As we mark the one-hundredth anniversary of the First World War, public attention has turned to The Great War’s significance in shaping human history. Centennial commemorations have provided scholars with a singular opportunity to engage and educate general audiences regarding the conflict and its meanings. This is an opportunity of particular importance for historians of Russia.
For most of the twentieth century Russia’s Great War was a historical afterthought. Overshadowed by the Bolsheviks’ revolution, Civil War, and consolidation of power, the War took a back seat within professional scholarship as both Soviet and Western experts focused their energy on explaining the origins and rise of Russian Communism. In recent years a new generation of researchers has begun to re-examine and re-evaluate the significance and meaning of the War. Buttressed by new archival findings and freed from the ideological baggage of earlier historical debates they have begun to analyze Russia’s Great War not as a prelude to “Red October,” but as the fulcrum which set into motion a chain of events that transformed Eurasia and much of the world.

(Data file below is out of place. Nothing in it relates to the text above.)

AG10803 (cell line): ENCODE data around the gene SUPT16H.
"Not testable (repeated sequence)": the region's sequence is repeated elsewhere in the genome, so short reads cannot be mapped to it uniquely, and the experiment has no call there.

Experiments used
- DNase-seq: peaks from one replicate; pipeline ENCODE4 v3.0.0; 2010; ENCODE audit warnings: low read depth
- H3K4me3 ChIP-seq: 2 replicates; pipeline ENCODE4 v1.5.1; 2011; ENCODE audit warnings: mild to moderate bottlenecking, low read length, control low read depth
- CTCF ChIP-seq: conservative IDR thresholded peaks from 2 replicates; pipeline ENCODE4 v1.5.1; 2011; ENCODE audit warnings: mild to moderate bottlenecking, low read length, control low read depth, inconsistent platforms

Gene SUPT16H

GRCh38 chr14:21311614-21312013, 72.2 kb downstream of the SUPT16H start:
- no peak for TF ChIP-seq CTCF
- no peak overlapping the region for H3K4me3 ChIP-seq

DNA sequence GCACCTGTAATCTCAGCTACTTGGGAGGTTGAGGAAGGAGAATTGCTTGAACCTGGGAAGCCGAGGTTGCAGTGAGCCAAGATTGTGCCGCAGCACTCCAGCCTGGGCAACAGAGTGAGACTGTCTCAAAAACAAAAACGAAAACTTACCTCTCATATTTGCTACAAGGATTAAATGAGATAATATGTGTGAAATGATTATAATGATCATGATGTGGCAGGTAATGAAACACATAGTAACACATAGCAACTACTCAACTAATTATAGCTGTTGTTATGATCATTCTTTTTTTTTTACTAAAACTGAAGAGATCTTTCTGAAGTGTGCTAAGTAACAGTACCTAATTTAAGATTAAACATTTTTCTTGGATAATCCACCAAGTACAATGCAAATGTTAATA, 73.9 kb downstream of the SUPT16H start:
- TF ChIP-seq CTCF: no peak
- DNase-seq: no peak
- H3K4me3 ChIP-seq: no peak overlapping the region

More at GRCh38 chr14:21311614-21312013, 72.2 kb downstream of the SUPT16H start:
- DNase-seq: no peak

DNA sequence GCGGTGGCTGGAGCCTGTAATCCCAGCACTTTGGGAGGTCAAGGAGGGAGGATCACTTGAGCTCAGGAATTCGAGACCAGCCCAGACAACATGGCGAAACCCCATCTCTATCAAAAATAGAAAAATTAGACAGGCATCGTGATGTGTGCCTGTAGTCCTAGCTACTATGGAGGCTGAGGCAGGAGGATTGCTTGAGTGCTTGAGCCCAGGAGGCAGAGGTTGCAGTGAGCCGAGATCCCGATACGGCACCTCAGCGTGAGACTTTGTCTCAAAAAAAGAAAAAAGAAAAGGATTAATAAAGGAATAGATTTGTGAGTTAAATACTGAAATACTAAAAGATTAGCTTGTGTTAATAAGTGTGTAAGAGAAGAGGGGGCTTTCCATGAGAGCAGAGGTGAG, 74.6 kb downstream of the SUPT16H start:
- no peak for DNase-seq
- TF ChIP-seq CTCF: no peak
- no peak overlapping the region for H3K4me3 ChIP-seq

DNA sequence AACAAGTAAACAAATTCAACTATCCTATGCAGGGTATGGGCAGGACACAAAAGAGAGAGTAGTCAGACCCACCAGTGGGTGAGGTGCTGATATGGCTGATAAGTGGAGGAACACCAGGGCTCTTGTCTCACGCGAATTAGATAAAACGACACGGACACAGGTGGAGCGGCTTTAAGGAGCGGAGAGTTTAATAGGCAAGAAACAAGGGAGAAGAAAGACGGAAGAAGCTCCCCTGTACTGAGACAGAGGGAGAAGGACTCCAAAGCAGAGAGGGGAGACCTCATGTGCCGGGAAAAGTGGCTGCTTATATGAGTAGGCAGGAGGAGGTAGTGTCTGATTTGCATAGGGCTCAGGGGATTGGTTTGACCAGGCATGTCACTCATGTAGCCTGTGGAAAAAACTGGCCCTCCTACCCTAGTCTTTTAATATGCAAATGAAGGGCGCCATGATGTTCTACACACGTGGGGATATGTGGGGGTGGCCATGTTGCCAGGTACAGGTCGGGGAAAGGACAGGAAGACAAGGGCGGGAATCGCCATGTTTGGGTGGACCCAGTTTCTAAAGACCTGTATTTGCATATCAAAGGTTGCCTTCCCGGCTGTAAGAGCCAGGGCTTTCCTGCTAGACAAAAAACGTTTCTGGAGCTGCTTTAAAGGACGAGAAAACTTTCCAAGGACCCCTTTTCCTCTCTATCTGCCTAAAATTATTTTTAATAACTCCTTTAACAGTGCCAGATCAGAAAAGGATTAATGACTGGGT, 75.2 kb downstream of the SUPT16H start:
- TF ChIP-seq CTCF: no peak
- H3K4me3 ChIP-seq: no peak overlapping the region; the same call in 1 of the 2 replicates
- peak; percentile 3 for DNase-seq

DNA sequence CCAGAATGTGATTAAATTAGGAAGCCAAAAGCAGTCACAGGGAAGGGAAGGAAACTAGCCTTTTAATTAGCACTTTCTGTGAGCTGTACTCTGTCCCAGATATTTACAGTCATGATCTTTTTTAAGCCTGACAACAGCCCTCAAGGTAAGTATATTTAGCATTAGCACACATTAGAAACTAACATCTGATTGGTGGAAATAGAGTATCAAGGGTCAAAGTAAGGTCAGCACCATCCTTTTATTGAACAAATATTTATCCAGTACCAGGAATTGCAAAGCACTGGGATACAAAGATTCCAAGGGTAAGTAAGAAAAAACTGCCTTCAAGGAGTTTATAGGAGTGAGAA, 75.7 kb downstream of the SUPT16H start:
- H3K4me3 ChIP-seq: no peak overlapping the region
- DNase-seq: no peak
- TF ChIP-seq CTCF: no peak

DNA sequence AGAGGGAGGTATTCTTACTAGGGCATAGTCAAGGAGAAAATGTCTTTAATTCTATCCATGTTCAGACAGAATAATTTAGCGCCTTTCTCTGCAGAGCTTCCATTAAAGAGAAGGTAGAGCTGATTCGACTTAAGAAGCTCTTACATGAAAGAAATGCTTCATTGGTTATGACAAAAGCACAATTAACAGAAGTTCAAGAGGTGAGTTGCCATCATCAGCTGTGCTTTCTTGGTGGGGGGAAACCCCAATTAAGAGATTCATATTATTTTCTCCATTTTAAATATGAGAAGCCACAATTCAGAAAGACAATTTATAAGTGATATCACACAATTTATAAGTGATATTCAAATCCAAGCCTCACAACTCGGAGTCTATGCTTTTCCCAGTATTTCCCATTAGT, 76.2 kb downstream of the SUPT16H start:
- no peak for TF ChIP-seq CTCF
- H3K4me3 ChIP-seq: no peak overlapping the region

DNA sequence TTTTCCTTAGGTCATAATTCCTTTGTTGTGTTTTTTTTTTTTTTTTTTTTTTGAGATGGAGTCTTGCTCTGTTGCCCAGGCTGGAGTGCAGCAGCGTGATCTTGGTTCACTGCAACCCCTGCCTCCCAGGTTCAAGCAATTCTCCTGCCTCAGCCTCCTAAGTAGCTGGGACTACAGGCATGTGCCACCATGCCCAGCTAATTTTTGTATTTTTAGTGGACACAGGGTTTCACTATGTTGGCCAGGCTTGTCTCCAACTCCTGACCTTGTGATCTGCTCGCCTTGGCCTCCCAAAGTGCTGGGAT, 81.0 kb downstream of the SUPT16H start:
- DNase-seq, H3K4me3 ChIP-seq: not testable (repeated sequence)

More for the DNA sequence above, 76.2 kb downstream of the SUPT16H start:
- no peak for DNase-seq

Russia's Great War and Revolution is a decade-long multinational scholarly effort that aims to fundamentally transform understanding of Russia's "continuum of crisis" during the years 1914-1922. The project incorporates new research methods, archival sources, and multiple media formats to re-conceptualize critical concepts and events and to increase public awareness of Russia¹s contributions to the history of the twentieth century.
Slavica Publishers and the RGWR Editorial Team are pleased to announce the impending arrival of Volume Three in the RGWR series. Titled, Russia’s Home Front in War & Revolution, 1914-22, the two-book volume focuses on the daily lives of ordinary citizens during the Empire’s 1914-1922 “continuum of crisis.” Among the subjects addressed in the Volume’s […]